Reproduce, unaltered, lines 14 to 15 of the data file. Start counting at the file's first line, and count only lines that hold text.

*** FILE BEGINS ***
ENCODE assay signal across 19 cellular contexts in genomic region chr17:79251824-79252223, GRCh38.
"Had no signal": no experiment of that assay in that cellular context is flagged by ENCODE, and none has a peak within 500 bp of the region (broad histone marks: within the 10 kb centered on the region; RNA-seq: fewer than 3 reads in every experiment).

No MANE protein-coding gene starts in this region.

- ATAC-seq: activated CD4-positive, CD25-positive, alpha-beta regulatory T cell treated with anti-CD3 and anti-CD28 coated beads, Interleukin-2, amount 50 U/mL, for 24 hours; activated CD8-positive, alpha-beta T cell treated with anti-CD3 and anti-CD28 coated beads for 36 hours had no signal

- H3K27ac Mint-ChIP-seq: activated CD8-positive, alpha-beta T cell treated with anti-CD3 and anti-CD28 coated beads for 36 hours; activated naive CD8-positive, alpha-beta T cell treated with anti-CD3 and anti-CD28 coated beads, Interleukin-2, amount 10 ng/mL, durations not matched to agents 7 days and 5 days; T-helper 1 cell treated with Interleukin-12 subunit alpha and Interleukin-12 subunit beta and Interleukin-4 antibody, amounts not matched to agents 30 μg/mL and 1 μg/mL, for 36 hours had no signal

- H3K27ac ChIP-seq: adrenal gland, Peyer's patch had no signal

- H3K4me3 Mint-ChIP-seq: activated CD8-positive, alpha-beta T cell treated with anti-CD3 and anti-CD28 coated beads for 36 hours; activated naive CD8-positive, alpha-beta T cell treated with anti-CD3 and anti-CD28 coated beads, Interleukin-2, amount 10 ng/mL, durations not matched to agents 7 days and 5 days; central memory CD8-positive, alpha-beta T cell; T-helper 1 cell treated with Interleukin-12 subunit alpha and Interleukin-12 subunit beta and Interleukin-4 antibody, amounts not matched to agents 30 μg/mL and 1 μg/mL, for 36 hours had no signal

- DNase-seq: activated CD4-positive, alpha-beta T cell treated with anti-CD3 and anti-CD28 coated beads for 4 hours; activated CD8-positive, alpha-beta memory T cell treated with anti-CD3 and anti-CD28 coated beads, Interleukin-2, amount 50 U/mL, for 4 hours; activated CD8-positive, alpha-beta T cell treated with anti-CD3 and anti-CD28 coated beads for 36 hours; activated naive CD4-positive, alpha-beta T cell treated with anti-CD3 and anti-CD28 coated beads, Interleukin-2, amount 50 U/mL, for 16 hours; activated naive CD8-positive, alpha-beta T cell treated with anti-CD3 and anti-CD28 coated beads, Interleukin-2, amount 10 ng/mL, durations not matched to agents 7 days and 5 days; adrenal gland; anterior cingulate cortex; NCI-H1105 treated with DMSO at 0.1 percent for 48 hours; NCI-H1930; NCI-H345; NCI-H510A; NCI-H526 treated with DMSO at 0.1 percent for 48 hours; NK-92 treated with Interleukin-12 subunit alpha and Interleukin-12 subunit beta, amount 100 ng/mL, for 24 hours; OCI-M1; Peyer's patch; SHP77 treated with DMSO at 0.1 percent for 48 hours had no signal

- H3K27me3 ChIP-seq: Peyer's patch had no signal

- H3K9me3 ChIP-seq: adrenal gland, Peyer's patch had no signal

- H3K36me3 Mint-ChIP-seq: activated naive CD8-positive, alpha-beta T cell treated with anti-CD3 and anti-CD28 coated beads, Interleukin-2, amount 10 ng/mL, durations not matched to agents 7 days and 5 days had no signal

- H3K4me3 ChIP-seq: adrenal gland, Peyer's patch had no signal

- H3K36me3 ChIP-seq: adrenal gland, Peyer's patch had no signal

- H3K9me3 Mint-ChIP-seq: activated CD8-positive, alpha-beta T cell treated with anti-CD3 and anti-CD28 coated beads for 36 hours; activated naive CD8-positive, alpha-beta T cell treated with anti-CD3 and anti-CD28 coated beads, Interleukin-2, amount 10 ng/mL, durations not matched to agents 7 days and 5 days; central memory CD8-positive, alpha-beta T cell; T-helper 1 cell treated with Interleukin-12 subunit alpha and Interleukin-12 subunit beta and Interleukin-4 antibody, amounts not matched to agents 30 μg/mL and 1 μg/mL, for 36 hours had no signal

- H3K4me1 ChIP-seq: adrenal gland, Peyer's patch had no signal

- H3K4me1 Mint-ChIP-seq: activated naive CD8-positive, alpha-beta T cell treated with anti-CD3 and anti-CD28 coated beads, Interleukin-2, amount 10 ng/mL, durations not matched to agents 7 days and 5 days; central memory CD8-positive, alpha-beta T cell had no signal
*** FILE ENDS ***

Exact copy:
- H3K9me3 Mint-ChIP-seq: activated CD8-positive, alpha-beta T cell treated with anti-CD3 and anti-CD28 coated beads for 36 hours; activated naive CD8-positive, alpha-beta T cell treated with anti-CD3 and anti-CD28 coated beads, Interleukin-2, amount 10 ng/mL, durations not matched to agents 7 days and 5 days; central memory CD8-positive, alpha-beta T cell; T-helper 1 cell treated with Interleukin-12 subunit alpha and Interleukin-12 subunit beta and Interleukin-4 antibody, amounts not matched to agents 30 μg/mL and 1 μg/mL, for 36 hours had no signal

- H3K4me1 ChIP-seq: adrenal gland, Peyer's patch had no signal